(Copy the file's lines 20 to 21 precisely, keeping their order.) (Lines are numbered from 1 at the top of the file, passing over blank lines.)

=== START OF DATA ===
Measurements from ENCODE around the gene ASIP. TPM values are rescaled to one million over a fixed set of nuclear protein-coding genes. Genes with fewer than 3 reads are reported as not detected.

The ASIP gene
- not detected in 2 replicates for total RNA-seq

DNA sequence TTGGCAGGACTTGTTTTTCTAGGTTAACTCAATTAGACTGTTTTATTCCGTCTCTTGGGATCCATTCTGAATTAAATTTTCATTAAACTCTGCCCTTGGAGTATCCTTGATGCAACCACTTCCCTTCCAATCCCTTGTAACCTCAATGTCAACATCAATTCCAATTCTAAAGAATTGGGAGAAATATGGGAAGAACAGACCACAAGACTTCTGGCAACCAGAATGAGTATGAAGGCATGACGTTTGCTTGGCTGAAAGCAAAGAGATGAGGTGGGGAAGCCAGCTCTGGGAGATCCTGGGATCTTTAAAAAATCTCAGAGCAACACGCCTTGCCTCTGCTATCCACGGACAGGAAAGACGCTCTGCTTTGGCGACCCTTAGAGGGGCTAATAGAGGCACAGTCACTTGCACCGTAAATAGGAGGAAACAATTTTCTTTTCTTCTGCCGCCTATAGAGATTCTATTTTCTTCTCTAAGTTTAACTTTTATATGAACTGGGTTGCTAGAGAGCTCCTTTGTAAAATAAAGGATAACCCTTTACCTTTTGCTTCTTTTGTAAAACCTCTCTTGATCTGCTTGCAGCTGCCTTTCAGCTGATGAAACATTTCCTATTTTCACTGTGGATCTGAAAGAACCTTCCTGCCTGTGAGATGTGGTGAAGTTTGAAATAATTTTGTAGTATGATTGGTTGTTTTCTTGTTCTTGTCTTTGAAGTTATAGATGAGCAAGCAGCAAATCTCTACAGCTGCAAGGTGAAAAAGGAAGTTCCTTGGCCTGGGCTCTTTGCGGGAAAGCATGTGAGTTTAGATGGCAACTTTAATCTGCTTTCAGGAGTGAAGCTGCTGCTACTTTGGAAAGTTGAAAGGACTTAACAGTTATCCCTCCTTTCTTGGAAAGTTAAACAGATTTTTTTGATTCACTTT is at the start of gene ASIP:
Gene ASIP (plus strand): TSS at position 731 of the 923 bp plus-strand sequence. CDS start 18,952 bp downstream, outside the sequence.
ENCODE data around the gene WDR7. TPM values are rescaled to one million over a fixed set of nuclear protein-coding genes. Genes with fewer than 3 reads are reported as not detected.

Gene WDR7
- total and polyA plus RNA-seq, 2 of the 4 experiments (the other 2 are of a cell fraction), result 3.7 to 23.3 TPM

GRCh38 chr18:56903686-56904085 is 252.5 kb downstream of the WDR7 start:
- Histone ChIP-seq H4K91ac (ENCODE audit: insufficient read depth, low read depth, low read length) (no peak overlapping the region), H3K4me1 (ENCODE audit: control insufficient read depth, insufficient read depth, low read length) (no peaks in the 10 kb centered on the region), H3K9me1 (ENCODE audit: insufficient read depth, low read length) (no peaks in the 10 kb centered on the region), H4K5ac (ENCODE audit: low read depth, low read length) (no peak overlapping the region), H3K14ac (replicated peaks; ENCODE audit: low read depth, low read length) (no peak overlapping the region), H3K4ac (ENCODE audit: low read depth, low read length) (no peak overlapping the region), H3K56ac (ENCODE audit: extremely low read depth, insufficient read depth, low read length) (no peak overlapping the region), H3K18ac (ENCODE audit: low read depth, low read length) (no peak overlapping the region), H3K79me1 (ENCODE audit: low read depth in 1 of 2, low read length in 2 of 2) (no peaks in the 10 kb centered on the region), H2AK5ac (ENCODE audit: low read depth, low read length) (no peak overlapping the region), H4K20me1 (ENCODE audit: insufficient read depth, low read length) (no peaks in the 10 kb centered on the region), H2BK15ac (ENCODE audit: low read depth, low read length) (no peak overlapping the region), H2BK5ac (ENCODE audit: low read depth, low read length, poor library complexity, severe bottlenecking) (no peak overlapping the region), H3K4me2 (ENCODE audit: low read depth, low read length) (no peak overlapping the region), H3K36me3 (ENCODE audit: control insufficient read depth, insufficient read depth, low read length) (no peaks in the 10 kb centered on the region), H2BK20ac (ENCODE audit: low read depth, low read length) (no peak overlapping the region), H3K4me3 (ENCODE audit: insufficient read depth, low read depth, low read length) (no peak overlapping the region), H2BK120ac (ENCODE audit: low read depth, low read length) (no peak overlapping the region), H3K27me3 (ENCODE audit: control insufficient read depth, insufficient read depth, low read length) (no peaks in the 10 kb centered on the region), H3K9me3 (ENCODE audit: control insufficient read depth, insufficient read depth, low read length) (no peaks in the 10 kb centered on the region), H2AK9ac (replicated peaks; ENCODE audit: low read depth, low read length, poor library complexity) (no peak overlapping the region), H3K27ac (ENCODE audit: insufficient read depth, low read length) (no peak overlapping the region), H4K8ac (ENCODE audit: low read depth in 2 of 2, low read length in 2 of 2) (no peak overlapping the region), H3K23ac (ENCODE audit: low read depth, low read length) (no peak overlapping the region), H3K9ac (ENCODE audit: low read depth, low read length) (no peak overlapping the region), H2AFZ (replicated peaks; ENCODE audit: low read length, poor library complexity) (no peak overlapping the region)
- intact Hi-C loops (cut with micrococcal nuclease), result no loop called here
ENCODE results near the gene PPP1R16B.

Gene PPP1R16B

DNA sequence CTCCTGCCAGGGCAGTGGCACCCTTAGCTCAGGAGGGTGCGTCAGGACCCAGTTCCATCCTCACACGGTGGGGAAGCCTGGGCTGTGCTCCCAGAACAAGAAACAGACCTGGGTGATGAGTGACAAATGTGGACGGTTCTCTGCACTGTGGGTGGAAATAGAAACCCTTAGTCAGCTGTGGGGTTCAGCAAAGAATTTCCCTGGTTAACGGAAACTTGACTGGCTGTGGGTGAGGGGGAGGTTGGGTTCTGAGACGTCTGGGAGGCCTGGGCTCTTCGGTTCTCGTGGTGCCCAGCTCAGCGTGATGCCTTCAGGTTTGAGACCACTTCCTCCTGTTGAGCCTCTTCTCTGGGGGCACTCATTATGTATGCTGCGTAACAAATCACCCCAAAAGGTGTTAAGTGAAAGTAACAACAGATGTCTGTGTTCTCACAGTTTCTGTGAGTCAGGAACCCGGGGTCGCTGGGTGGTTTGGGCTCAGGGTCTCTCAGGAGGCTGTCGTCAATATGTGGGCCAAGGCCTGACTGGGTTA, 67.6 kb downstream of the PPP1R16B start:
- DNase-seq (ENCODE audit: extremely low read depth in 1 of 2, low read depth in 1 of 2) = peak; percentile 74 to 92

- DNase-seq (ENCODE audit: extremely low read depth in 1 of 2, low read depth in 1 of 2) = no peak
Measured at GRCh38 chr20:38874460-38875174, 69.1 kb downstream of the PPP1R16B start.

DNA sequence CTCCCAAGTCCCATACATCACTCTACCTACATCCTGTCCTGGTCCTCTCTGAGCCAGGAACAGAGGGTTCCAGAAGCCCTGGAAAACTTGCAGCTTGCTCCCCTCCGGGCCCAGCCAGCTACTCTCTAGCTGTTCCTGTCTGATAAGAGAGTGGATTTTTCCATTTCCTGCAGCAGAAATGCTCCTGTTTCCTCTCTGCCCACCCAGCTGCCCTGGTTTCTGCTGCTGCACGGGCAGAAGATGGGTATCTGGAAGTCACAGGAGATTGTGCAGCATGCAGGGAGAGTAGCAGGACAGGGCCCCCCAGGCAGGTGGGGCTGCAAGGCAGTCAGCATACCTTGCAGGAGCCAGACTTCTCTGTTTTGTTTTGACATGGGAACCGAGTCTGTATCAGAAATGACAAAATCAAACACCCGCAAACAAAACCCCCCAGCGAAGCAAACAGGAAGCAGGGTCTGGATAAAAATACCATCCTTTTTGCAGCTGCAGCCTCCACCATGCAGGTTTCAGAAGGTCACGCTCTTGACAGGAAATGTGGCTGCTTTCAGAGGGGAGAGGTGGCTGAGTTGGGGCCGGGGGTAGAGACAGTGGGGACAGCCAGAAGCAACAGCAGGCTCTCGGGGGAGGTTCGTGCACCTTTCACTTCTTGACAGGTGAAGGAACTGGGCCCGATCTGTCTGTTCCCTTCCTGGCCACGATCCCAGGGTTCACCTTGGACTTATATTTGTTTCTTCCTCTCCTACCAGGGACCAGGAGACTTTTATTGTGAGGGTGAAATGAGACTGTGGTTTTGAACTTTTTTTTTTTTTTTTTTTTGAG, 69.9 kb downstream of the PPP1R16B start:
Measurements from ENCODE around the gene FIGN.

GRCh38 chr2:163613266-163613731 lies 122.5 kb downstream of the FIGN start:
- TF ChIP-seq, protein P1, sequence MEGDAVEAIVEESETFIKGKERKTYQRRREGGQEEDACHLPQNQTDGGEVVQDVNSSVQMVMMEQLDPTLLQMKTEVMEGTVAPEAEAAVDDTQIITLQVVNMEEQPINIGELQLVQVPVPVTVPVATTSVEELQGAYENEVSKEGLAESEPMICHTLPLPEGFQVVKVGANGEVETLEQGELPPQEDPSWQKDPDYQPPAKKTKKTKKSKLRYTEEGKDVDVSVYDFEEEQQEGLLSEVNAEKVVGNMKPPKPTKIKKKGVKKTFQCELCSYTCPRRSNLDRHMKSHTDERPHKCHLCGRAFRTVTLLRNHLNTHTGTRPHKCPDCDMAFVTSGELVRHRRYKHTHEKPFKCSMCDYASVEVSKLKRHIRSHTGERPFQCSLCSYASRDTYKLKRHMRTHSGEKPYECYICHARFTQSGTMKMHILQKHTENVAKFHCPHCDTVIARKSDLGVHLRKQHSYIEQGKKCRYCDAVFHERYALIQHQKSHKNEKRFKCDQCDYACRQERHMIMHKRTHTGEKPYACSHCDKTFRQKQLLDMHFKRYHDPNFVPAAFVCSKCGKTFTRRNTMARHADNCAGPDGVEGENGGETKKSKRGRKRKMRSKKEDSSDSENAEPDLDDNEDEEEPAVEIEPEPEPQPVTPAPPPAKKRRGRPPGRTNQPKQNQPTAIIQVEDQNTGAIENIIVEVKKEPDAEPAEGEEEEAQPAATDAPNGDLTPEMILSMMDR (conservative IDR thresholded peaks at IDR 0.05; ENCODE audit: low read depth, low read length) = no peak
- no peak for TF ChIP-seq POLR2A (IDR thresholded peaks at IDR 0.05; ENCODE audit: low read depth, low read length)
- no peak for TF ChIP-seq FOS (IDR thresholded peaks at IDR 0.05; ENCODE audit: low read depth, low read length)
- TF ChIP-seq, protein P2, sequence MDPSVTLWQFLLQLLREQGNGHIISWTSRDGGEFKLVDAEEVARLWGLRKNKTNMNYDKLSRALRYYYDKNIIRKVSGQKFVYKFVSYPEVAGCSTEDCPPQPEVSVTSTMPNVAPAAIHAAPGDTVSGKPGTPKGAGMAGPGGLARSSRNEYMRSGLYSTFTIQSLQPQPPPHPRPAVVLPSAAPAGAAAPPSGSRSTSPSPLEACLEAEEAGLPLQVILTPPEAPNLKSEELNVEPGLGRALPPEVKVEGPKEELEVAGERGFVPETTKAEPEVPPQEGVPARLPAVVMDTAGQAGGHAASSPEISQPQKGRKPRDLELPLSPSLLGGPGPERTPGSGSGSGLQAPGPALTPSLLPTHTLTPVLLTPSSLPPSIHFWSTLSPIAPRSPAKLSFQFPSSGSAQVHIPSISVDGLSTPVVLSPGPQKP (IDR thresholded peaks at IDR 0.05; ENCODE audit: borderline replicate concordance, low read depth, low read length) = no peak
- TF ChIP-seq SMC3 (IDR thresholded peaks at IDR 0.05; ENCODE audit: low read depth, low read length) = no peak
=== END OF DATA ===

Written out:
GRCh38 chr2:163613266-163613731 lies 122.5 kb downstream of the FIGN start:
- TF ChIP-seq, protein P1, sequence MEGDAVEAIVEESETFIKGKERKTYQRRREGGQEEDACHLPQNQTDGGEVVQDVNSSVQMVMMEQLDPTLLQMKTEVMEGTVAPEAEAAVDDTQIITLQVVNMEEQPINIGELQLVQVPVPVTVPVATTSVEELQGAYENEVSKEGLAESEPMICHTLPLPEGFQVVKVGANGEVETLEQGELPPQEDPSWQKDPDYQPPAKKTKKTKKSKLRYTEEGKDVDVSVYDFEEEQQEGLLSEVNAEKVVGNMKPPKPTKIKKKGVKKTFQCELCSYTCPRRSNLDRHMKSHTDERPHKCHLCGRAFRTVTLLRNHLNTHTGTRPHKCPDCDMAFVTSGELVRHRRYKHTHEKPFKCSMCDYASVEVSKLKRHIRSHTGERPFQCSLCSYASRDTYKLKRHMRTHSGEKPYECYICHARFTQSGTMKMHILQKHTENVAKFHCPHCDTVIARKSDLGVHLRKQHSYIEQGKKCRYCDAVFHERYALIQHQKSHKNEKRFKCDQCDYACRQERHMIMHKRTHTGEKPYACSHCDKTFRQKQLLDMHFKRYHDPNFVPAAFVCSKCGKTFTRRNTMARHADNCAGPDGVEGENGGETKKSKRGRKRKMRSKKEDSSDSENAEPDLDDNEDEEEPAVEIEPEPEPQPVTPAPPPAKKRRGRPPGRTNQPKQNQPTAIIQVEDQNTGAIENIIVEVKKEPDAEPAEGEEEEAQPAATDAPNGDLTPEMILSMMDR (conservative IDR thresholded peaks at IDR 0.05; ENCODE audit: low read depth, low read length) = no peak